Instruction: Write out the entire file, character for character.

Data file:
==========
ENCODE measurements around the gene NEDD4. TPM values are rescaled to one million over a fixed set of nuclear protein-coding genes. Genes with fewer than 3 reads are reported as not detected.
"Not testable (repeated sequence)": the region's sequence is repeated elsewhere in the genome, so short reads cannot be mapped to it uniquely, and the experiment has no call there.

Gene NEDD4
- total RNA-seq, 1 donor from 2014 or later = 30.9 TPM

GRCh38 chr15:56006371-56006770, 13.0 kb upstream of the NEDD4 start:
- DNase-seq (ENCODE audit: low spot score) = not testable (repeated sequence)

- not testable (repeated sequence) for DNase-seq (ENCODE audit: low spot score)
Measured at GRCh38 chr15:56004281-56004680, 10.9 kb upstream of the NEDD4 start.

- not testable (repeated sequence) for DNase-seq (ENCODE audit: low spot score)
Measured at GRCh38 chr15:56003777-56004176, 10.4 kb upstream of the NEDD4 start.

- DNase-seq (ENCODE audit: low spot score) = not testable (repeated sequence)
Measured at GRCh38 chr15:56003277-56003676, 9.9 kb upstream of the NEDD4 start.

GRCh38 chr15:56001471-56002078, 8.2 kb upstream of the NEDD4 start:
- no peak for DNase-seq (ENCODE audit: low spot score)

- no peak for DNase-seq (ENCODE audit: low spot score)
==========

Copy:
ENCODE measurements around the gene NEDD4. TPM values are rescaled to one million over a fixed set of nuclear protein-coding genes. Genes with fewer than 3 reads are reported as not detected.
"Not testable (repeated sequence)": the region's sequence is repeated elsewhere in the genome, so short reads cannot be mapped to it uniquely, and the experiment has no call there.

Gene NEDD4
- total RNA-seq, 1 donor from 2014 or later = 30.9 TPM

GRCh38 chr15:56006371-56006770, 13.0 kb upstream of the NEDD4 start:
- DNase-seq (ENCODE audit: low spot score) = not testable (repeated sequence)

- not testable (repeated sequence) for DNase-seq (ENCODE audit: low spot score)
Measured at GRCh38 chr15:56004281-56004680, 10.9 kb upstream of the NEDD4 start.

- not testable (repeated sequence) for DNase-seq (ENCODE audit: low spot score)
Measured at GRCh38 chr15:56003777-56004176, 10.4 kb upstream of the NEDD4 start.

- DNase-seq (ENCODE audit: low spot score) = not testable (repeated sequence)
Measured at GRCh38 chr15:56003277-56003676, 9.9 kb upstream of the NEDD4 start.

GRCh38 chr15:56001471-56002078, 8.2 kb upstream of the NEDD4 start:
- no peak for DNase-seq (ENCODE audit: low spot score)

- no peak for DNase-seq (ENCODE audit: low spot score)